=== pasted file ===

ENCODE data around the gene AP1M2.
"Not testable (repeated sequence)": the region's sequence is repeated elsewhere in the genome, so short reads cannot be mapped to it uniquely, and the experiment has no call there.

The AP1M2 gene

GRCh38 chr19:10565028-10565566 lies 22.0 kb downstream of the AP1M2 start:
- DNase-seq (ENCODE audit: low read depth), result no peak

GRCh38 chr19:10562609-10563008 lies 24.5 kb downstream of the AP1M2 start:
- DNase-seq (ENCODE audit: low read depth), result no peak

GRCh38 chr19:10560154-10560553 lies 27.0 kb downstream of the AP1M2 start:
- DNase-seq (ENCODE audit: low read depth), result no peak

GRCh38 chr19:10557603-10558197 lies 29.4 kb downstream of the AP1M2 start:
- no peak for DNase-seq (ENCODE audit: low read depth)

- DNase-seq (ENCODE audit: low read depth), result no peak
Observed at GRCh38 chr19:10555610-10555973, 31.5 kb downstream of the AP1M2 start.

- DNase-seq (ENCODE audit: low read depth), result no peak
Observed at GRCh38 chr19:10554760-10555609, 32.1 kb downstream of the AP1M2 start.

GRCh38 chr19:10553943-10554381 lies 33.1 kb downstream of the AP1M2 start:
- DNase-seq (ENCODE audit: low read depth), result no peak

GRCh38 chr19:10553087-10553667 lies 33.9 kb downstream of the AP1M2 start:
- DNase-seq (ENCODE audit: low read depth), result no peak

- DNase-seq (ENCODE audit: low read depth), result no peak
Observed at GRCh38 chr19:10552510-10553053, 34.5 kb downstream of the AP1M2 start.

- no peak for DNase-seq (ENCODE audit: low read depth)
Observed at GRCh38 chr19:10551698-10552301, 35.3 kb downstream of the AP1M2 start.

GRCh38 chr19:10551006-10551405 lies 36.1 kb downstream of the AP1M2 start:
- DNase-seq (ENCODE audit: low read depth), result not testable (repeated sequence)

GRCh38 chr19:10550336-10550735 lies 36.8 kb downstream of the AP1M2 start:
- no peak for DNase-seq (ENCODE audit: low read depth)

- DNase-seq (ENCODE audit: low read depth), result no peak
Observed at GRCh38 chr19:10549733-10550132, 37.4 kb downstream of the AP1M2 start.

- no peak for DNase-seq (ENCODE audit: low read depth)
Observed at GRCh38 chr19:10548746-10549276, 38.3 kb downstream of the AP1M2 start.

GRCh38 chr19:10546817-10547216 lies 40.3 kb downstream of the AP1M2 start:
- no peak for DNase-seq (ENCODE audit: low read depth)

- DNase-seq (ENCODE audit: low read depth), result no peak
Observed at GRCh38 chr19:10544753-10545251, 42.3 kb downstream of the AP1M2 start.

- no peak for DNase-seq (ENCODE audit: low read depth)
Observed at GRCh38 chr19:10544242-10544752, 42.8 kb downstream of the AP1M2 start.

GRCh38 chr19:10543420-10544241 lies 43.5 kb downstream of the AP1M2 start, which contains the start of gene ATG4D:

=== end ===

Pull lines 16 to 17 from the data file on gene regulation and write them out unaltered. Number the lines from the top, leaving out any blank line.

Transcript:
GRCh38 chr19:10553943-10554381 lies 33.1 kb downstream of the AP1M2 start:
- DNase-seq (ENCODE audit: low read depth), result no peak